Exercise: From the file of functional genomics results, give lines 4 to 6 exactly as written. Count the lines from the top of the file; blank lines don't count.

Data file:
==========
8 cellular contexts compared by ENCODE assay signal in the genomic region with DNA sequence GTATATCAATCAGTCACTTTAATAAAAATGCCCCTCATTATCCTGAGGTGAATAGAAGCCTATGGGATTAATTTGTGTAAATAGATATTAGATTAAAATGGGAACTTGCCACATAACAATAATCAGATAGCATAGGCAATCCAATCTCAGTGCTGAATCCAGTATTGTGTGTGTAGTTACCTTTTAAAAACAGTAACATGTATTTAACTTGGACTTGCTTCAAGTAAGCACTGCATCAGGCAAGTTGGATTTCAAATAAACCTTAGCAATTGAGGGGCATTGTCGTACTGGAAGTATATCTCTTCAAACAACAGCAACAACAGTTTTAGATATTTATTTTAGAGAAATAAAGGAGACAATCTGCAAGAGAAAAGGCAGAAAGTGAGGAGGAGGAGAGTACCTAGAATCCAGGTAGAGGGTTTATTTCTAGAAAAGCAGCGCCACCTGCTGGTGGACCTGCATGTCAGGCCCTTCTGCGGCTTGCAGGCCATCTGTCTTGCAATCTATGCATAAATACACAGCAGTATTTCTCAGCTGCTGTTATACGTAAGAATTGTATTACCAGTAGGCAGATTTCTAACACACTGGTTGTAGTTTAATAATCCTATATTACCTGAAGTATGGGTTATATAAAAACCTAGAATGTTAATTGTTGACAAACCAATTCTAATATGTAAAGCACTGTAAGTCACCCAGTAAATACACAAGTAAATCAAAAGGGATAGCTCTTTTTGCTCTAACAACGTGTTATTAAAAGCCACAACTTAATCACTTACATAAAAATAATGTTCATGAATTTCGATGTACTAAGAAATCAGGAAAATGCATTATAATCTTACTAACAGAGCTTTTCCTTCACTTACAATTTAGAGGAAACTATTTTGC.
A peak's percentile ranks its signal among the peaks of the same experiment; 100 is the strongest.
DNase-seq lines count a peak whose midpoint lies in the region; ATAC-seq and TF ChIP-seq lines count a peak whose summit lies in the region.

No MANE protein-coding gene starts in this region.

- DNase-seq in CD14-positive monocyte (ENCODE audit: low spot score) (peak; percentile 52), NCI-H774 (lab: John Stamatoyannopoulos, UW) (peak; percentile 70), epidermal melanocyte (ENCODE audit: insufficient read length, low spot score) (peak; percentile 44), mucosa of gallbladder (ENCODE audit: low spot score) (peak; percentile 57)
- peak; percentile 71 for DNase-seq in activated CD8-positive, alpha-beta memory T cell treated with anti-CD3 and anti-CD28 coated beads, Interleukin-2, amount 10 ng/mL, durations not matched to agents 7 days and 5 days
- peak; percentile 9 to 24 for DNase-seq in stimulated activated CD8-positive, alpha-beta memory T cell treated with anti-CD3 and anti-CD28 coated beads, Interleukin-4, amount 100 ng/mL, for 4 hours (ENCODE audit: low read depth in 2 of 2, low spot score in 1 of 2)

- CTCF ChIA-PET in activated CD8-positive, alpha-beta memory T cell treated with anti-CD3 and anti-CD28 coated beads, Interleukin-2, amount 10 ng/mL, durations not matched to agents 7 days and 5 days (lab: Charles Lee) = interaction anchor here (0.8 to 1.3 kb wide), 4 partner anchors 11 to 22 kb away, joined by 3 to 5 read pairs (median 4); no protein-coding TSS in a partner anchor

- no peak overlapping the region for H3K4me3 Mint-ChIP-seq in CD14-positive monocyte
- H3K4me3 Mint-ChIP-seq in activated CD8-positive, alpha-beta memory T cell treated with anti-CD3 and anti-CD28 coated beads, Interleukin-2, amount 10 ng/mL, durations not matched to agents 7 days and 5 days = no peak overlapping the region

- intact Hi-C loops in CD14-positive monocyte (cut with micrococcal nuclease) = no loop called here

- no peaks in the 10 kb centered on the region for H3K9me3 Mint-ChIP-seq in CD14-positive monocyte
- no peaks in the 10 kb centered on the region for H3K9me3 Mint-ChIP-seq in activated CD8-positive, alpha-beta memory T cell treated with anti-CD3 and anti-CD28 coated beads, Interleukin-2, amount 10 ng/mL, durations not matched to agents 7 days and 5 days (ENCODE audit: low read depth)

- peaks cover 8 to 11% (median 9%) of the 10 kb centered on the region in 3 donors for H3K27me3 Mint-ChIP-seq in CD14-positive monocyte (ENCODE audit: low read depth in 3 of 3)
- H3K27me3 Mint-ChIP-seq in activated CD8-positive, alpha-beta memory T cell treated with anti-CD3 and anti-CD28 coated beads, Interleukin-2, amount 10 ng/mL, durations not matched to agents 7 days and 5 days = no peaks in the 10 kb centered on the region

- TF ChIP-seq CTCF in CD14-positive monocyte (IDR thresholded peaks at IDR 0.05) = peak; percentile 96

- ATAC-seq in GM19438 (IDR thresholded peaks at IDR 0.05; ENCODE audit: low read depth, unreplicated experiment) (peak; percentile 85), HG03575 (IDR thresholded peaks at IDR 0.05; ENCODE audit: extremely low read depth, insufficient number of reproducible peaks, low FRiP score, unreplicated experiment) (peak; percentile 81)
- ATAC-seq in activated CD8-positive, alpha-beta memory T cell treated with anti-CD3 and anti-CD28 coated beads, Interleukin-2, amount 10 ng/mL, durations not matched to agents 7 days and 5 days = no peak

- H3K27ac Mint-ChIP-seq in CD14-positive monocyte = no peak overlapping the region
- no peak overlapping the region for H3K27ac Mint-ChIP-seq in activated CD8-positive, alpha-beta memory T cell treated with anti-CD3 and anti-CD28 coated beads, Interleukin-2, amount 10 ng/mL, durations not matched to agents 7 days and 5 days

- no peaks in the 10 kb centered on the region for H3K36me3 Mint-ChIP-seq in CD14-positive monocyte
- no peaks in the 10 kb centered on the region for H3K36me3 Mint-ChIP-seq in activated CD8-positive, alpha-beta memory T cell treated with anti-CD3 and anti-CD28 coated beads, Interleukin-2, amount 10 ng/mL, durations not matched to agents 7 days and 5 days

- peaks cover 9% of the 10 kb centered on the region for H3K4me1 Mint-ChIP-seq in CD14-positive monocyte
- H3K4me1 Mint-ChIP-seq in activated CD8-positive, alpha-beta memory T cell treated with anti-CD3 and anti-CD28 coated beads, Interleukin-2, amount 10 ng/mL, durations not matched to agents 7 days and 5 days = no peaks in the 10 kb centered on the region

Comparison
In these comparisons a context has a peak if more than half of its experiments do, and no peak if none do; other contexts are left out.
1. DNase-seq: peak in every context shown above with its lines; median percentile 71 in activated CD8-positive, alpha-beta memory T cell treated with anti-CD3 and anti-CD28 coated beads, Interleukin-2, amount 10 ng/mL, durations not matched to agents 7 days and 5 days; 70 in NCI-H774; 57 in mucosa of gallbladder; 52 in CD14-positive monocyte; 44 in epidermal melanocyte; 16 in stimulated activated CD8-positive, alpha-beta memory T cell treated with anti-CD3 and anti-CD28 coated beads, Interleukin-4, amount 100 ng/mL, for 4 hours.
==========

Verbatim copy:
No MANE protein-coding gene starts in this region.

- DNase-seq in CD14-positive monocyte (ENCODE audit: low spot score) (peak; percentile 52), NCI-H774 (lab: John Stamatoyannopoulos, UW) (peak; percentile 70), epidermal melanocyte (ENCODE audit: insufficient read length, low spot score) (peak; percentile 44), mucosa of gallbladder (ENCODE audit: low spot score) (peak; percentile 57)
- peak; percentile 71 for DNase-seq in activated CD8-positive, alpha-beta memory T cell treated with anti-CD3 and anti-CD28 coated beads, Interleukin-2, amount 10 ng/mL, durations not matched to agents 7 days and 5 days